Chronic Pain and Cortisone, Part 2


If you have not yet read Chronic Pain and Cortisone, Part 1, please do so now.

When it came time for Dan to head to the fitness center, for my second post-cortisone trip (6 days after the injections),  I chose to stay home and enjoy my still-increasing soreness.   But I felt a bit guilty and thought I should at least do something to continue forming a habit of making fitness a priority, so I vowed spend some time with wiiFit.

And I did.

For all of 60 seconds.

I don’t know what happened, but standing on the wiiFit board aggravated my back almost instantly.  It was all I could do to gut out the body test… 100% of my pain returned, instantly.  I tried to ignore the discomfort and play some games, but I couldn’t see straight.

You know the feeling… Your vision blurs.  Your hearing fades.  You feel paralyzed… Incapable of breath, movement, and thought.

After collapsing back onto the couch, I opened the draft I had begun prior to dinner, and prior to my wiiFit fiasco, and started typing:

Nevermind what I said.  This is far too early to be passing judgment regarding the effectiveness of cortisone shots as treatment for my chronic pain.  All I can say is what I know:

  • Cortisone shots are common.
  • Cortisone shots feel strange.
  • Cortisone shots made me hurt for two days.
  • Cortisone shots relieved my pain for five days, until tonight.

Beyond these simple statements, I cannot say much.  But, you know me… Give me time, and I will give you an honest opinion based on personal experience and research.


Now, three weeks after my first experience with cortisone injections, and two weeks since I wrote the above, I am back to share my experience.

While the cortisone injections helped reduce my back pain, I feel a bit hung up on the fact that I am treating yet another symptom, while the cause (known or otherwise) continues to exist (I assume).  Maybe I should not be so quick to write off the benefit?  The injections did break a season-long cycle of pain.  And I firmly believe that is a necessary step in eradicating pain… teaching your body not to hurt.  Call me new-age or crazy, but I’m right.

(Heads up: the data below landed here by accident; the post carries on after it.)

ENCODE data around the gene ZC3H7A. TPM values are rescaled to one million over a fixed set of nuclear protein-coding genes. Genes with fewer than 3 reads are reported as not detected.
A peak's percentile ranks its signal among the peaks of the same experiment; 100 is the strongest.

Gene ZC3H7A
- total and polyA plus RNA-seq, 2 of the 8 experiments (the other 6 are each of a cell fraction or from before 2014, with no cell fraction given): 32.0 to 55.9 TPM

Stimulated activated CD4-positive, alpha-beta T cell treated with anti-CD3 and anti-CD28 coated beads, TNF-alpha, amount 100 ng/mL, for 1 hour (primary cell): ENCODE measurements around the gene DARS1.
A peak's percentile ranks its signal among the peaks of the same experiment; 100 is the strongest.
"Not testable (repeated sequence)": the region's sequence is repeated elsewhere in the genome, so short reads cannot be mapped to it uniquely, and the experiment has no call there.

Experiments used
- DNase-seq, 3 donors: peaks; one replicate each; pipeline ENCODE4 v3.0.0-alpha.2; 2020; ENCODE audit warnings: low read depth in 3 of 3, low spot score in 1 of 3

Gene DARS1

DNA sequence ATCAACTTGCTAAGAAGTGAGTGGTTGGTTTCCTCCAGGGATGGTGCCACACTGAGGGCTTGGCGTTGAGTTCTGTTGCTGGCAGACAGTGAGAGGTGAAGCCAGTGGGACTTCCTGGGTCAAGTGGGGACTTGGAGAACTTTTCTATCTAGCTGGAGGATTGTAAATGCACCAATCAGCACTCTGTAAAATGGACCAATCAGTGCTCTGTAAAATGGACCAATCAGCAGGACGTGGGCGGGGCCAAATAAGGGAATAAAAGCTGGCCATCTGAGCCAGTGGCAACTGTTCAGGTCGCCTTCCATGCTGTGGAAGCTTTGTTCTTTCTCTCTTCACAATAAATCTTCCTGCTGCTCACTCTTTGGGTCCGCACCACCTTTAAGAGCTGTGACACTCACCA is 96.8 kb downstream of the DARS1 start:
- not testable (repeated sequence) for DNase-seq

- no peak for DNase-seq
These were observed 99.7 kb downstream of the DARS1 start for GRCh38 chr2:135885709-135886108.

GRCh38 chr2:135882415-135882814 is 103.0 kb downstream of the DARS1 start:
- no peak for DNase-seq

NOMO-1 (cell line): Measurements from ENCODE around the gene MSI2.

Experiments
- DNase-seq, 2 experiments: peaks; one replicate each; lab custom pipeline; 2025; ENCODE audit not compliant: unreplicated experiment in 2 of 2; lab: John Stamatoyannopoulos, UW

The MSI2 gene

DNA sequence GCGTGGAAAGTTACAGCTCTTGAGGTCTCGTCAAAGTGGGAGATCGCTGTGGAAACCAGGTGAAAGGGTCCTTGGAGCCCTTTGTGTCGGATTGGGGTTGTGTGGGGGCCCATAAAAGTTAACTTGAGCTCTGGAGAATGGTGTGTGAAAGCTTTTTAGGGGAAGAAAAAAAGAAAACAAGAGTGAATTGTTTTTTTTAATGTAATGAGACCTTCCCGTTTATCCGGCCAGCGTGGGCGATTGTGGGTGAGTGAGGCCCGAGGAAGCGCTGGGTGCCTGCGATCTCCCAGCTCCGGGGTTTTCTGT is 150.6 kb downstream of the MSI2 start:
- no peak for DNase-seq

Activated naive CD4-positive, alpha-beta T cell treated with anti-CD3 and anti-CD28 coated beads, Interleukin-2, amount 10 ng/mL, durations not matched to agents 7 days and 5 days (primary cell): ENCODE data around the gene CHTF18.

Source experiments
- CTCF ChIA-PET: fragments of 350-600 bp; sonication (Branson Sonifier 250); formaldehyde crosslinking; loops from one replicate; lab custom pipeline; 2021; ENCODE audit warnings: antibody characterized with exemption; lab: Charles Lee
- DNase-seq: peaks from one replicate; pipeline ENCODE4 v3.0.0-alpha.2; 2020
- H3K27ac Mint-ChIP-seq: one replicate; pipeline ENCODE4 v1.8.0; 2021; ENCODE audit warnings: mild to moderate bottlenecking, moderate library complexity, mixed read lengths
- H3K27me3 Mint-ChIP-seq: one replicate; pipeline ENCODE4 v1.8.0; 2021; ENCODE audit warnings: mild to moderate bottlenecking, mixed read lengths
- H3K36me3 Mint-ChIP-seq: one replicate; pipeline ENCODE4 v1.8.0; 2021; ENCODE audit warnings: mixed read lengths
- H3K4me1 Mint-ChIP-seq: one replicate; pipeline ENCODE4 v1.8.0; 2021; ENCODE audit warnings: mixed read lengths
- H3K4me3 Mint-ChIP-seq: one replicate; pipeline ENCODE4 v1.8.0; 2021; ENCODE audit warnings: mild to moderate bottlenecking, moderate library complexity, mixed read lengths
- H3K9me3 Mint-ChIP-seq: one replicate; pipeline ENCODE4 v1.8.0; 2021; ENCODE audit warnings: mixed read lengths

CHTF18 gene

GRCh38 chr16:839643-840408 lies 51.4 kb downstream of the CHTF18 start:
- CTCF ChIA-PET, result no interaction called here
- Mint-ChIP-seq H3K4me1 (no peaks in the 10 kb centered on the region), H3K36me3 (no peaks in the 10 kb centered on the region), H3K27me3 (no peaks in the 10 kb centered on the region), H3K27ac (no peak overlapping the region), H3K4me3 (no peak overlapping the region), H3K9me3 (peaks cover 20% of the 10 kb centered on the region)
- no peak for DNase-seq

In closing, to be honest, I don’t think I will get these shots again.  I appreciate the pain relief and can’t imagine what I would have done without it, but the cortisone didn’t fix the cause, so when I lift things, bend just right, or sit for extended periods of time I still hurt.  I do not want to grow dependent on just relieving pain.  I want to heal.  I want to get well.  And, after researching cortisone, I don’t want to put anymore in my body.  I find no fault with those who get regular shots, I can’t blame them.  The relief is noticeable and has drastically increased my mobility and endurance.  However, I fear the side effects.

Having said that, I admit I can imagine a day, not long from now when I remember just how badly I hurt and just how much relief the injections provide, when I will retract this goal and make a return visit to my orthopedic doctor.

In the mean time I am pursuing another route through recovery to wellness.  More on that, to come.

3 Responses

  • Tricia on August 2, 2009, 12:00:10

    Thank you. I am so sorry that it didn’t work for you. I have read many blog posts from people like us and everyone pretty much has the same story. They are in a lot more pain for 2 days after the shots and they don’t work for long.

    I won’t bother trying it.

    Good luck.

    Reply to Tricia
  • Liz O. on August 12, 2012, 14:15:48

    Hi, thank you for putting your experiences with FMS on a blog. I am relatively new to FMS, and this is the first year I’ve tried meds; muscle relaxer at bed time and trazadone to help with nerves/sleep aid.

    Although I’ve tried various things like massage which I love (I’ve found a great therapist, but pricey), I periodically take a pain killer (I hate these and am always reading, looking for an alternative), I think I may ask my dr. about Cymbalta or something similar for daily pain management.

    The only thing I’ve done that has helped with my energy level, and with pain is a B-12 shot, which I am deficient in anyway. Have your dr’s every suggested this?

    Anyhow, I don’t have a routine yet, but after reading your blog and some others, I am trying to create one for myself. I also thought the way you record your pain and activity levels was a great idea. I will start doing that. Thank you! I hope your healing process continues to improve, as well as for everyone out there with FMS.

    Reply to Liz